This remains a difficult lesson to remember and embrace in times of depression, fear, anxiety, loneliness, crisis, etc. But today I realized it's all a matter of perspective in terms of how I weave the narrative of my experience, how I make meaning of the things I cannot control, of how I reconcile the things I do control... how I own my mistakes, accept misfortunes, and keep letting go so that I am less and less burdened in each moment.

Doing this with books, photos, papers, movies, clothing, furniture, etc., etc. etc. has been a trying yet rewarding process. Doing so with the less tangible aspects of my life is an ongoing experiment... to which I must continually recommit and doggedly reengage.

Here's my suspicion: The more tangibly and intangibly unencumbered I can become, the more aware I will become of the multitudinous gifts available to me in every moment - ready and waiting to be noticed.

Such a path of gratitude and awareness of plenty seems a more joyful type of existence. More loving. More awake. More conscious and intentional.

It is an aspiration upon which I gratefully cast my gaze.

May you notice the simplest of gifts today. May you find joy and fullness in your living.

Thursday, March 18, 2010


My daughter began her day with her favorite blocks and two Boston Terrier stuffed dogs. She created an elaborate two-story house for the dogs - complete with staircase and turret - and proudly showed her efforts to me and my husband as soon as we arose.

She told me she wanted to leave it up, and I complied... warily watching her colt-like movements as she danced, kicked, and flitted around the building (already leaning precariously to one side).

And then the not-so-inevitable occurred. Around 1pm, she unintentionally smacked into the structure... and down it toppled. At which point she began sobbing, in earnest, with very large tears rolling down her pain-contorted cheeks.

I held her and rocked her and kissed her tears... and after a while she calmed down - and then let go and moved on to something else, leaving behind her woeful protestations and her fervent wish to have it all back the way it was before.

Mirror. Mirror. Mirror.

It's been startling to me lately how many things in life provide opportunity for reflection if I am aware enough to notice something is very politely staring me in the face and patiently waiting for the epiphany of recognition.

Impermanence had already been in my thoughts. A possible post for yesterday, the unfinished page sat waiting in queue when I logged in, and so the event of the blocks, the crash, and the aching sadness seemed all too apropos to ignore.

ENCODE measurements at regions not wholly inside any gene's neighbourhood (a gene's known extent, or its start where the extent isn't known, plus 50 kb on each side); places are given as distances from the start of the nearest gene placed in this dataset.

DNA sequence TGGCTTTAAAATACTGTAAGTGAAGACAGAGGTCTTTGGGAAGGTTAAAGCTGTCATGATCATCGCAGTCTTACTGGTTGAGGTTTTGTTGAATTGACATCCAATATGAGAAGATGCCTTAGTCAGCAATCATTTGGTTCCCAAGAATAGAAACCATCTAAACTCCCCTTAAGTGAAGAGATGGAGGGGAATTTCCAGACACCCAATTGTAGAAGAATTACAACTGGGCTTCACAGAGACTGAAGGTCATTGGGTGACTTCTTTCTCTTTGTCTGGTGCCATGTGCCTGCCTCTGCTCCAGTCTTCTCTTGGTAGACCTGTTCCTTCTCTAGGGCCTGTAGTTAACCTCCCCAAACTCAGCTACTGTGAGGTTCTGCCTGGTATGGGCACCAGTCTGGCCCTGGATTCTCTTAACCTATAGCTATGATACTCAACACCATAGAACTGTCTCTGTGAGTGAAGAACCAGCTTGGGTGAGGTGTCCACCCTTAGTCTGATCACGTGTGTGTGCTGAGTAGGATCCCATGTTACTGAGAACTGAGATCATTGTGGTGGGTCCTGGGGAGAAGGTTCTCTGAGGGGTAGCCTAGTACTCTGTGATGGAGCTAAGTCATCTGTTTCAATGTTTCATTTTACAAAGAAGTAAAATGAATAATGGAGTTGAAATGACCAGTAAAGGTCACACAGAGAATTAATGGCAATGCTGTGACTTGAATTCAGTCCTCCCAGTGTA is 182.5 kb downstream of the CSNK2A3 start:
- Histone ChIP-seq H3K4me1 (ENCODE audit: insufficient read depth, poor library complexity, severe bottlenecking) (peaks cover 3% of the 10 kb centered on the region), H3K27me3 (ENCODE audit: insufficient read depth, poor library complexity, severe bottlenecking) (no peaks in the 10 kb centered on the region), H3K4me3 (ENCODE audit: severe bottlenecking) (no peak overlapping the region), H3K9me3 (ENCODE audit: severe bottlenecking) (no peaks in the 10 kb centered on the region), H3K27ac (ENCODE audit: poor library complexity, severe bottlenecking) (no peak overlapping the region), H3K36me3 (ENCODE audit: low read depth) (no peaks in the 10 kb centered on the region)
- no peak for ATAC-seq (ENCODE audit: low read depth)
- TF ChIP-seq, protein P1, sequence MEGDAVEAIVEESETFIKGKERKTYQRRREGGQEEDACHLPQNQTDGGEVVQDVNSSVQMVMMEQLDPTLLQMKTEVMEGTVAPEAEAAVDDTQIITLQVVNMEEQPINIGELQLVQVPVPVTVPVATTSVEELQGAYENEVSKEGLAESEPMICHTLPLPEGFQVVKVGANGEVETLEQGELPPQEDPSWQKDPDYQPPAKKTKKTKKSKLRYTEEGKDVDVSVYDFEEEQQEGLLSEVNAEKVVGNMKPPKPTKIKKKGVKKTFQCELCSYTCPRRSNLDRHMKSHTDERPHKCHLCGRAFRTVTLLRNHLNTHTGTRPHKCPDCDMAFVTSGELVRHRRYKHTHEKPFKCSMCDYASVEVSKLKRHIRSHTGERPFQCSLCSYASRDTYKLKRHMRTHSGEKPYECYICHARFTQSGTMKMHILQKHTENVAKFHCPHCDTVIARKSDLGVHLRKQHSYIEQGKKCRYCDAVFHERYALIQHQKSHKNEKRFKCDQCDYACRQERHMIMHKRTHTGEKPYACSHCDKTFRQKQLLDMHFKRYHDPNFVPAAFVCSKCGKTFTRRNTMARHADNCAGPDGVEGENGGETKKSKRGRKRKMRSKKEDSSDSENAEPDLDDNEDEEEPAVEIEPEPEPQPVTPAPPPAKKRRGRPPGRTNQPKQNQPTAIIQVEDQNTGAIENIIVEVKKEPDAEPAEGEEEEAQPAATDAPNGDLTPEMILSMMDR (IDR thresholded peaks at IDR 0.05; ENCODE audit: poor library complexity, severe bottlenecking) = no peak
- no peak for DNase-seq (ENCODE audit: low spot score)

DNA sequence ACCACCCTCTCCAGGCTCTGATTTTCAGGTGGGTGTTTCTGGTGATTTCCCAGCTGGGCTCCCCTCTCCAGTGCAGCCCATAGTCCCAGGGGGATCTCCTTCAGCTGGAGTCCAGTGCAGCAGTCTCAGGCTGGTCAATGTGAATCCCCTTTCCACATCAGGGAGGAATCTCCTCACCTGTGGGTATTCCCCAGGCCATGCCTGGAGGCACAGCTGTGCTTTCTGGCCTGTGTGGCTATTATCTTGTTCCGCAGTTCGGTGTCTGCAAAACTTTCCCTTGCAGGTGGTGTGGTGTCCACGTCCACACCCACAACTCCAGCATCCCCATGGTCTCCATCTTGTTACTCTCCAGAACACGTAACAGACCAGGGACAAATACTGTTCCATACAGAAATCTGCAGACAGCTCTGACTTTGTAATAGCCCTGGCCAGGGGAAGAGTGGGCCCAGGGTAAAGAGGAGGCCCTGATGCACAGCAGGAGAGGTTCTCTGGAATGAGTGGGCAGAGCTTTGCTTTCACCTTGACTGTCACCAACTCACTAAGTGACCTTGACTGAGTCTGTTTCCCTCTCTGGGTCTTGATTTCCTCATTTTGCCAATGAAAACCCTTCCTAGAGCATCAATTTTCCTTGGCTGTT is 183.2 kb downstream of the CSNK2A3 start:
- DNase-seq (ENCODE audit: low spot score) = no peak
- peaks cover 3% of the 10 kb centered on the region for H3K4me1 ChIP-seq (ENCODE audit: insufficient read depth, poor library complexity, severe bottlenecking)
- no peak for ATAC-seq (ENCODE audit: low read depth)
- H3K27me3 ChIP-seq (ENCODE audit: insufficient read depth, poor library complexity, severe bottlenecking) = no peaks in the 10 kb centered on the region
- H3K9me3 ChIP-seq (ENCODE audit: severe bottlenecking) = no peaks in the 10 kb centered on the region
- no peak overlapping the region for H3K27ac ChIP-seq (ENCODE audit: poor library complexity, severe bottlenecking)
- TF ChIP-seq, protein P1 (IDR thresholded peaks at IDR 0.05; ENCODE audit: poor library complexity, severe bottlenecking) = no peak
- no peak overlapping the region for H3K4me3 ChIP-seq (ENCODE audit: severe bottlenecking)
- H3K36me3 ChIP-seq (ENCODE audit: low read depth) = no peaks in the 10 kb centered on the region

While my little bunny struggles with the unpredictability of toys and the loss of things we love, I have been watching her race ahead into developmental territory so much more aptly described as "little girl" than "toddler." She gallops into greater physical, mental, and emotional dexterity... and then crashes back past her theoretically current state to stand startled and upset within the supposedly abandoned land of "baby."

This wave-like motion behind and beyond her present age has been a great reminder of the cyclical and ceaseless process of growth and personal evolution. Even more surprising is to step back a bit and realize the tidal flow of identity, maturity, and stability hardly remains confined to children and adolescents.

My career process has been a rolling ebb and wane of decision-making, hesitation, redirection, self-efficacy, values clarification, trust, and all manner of psychosocial minutia... as has my growth in the areas of intimacy, self-concept, spirituality, and intellect.

And while the impermanence of life skips across our path infinitely (seasons, emotions, friendships, finances, beliefs, bodies, feelings...), we sometimes have the tendency to forget (or perhaps deny) a few very important things:

  • Life does not stand still; change unfolds before us in nearly all moments.
  • There is no forever. Sometimes this is wonderful. Sometimes this is painful.
  • We move back and forth across the spot we think we should be; every place we inhabit is.

I make the mistake of holding on too tightly sometimes, I think, to what I want instead of what is. And I get especially tense and clamped up when what is refuses to be still long enough for me to decide I want it.

Not so different, really, from sitting in the middle of the floor lamenting my disappeared building... insistent in my pain because my love feels greater than my loss - and neither were supposed to move without my approval.

I take a lesson from my daughter, who dives into her sadness with full-throated commitment and later emerges without looking back... pouncing on a new moment with present-focused gusto and a willingness to let go of the illusion of always.